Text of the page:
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Stop harassing phone calls from creditors by sending a letter

| Jul 23, 2013 | Personal Bankruptcy |

Anyone in New Jersey who has ever had to deal with a debt collector knows how persistent and often rude they can be on the phone. As if that wasn’t bad enough, there are debt collectors who resort to things such as threats, profanity and a seemingly systematic campaign of harassment. It often seems as if there is no way to stop harassing phone calls from creditors. Fortunately, that assumption is wrong.

Under the Fair Debt Collections Act, consumers who are being harassed by debt collectors can get the calls to stop. One way is to send a letter to the company to stop contact because the consumer is disputing the debt until more information is given about the debt itself or until evidence is provided that the consumer actually owes the debt. Consumers may also send a letter to the debt collector indicating how and when they may contact the consumer.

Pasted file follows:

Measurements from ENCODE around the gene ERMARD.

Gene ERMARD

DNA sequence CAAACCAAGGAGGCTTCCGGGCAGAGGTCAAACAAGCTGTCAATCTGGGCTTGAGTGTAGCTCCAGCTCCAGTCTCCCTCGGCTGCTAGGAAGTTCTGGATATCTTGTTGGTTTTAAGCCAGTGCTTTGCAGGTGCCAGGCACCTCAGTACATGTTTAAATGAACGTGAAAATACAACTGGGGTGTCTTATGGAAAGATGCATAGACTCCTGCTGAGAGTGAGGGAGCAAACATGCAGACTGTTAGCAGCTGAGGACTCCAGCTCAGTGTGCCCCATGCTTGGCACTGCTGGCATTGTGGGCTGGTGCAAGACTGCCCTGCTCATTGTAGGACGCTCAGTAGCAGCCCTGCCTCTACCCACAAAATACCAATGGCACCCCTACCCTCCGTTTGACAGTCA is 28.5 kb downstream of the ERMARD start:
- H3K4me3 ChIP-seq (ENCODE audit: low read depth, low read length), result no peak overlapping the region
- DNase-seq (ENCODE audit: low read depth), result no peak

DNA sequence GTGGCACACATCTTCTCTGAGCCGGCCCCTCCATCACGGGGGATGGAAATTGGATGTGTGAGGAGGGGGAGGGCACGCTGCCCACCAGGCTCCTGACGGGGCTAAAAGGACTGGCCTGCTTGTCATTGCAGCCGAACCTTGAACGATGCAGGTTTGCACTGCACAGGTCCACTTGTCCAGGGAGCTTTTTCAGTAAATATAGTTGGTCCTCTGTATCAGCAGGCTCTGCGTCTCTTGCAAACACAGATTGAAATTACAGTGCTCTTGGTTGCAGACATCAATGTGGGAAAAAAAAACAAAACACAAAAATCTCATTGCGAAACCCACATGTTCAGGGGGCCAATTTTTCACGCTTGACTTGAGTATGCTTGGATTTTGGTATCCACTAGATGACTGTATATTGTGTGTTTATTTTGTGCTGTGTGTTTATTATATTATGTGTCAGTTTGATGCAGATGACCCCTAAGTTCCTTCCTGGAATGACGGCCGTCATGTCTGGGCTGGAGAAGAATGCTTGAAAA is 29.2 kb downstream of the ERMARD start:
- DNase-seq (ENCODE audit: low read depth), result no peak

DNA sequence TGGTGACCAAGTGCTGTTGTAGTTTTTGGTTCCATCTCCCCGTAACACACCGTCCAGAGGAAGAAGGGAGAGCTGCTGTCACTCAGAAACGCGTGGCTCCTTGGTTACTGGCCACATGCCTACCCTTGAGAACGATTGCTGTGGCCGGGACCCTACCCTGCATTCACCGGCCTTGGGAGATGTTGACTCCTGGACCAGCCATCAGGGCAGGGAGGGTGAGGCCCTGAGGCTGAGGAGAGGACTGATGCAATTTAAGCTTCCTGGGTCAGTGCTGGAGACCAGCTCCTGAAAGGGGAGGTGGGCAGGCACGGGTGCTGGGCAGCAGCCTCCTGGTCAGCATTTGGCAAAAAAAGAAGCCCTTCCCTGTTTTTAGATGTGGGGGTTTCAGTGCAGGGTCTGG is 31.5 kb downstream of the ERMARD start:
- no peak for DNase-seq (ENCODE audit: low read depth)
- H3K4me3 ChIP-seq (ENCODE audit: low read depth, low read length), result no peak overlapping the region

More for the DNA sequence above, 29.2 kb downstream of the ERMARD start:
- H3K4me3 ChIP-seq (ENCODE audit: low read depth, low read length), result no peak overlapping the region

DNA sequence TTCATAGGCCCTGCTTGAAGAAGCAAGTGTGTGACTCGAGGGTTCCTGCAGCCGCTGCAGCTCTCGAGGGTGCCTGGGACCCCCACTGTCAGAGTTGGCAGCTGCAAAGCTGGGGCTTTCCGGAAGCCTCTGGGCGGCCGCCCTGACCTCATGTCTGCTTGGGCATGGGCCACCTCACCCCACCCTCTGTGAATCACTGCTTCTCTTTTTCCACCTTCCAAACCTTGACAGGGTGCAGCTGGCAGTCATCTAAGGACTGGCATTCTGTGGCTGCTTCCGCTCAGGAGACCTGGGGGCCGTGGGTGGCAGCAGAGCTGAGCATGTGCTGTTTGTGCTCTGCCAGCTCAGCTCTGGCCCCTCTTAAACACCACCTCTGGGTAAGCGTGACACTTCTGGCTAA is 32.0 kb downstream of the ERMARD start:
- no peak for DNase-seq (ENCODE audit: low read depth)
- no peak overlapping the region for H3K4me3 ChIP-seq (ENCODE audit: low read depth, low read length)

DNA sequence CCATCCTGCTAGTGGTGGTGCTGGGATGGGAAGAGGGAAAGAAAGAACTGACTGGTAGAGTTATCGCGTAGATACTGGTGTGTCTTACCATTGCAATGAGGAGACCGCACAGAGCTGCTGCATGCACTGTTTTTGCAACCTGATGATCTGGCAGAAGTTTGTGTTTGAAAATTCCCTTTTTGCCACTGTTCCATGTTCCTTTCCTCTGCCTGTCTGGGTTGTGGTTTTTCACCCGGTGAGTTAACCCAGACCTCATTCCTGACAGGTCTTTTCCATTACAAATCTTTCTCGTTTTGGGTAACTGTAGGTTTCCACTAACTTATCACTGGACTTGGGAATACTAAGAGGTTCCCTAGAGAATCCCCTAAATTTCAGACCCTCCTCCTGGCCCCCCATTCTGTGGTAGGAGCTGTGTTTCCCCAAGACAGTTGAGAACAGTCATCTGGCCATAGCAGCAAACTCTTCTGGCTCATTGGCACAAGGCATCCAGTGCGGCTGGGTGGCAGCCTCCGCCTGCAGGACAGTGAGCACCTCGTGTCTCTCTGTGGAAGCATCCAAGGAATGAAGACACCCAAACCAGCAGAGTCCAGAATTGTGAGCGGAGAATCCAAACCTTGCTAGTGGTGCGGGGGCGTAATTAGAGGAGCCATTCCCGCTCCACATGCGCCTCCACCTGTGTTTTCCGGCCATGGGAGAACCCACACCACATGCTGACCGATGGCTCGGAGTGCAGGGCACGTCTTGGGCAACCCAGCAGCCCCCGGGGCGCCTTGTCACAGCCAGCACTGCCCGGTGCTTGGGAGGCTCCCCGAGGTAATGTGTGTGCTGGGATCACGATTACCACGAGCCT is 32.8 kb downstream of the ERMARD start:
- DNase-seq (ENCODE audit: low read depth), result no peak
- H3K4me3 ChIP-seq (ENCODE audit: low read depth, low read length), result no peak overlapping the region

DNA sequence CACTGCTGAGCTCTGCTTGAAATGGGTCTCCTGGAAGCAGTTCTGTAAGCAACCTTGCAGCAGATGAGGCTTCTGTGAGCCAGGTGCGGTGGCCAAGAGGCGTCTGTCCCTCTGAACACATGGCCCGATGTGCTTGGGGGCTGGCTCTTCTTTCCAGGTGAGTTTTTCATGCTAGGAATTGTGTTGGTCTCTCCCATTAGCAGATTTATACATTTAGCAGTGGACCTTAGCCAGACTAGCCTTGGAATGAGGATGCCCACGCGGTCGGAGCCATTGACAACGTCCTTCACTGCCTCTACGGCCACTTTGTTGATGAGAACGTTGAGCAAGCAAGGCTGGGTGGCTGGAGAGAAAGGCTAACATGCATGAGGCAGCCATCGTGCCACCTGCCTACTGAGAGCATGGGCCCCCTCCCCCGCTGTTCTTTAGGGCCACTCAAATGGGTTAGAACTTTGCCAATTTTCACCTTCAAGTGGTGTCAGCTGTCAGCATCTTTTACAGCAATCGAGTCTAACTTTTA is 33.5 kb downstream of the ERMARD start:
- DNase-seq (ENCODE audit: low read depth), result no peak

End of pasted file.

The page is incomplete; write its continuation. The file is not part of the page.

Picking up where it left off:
There is also a way to get the debt collector to stop contact all together. A letter to the debt collector telling them to stop contacting you is enough. The debt may still be owed, but at least they aren’t calling about it. Of course, anyone that has hired a lawyer should get that information to the debt collector as soon as possible with instructions to only speak to the attorney.

For those debt collectors who cross the line, they can be reported to the Consumer Financial Protection Bureau, the Federal Trade Commission or the New Jersey Attorney General. Consumers can stop harassing phone calls from creditors, but it means taking the time to send them a letter. Consumers may want to send the letter certified with a return receipt, however, since some debt collectors may choose to ignore the letter. Having proof that it was delivered can help keep them in line.

Source: 

seattlepi.com, “It Just Got A Lot Easier To Get Debt Collectors Off Your Back,” Mandi Woodruff, July 11, 2013

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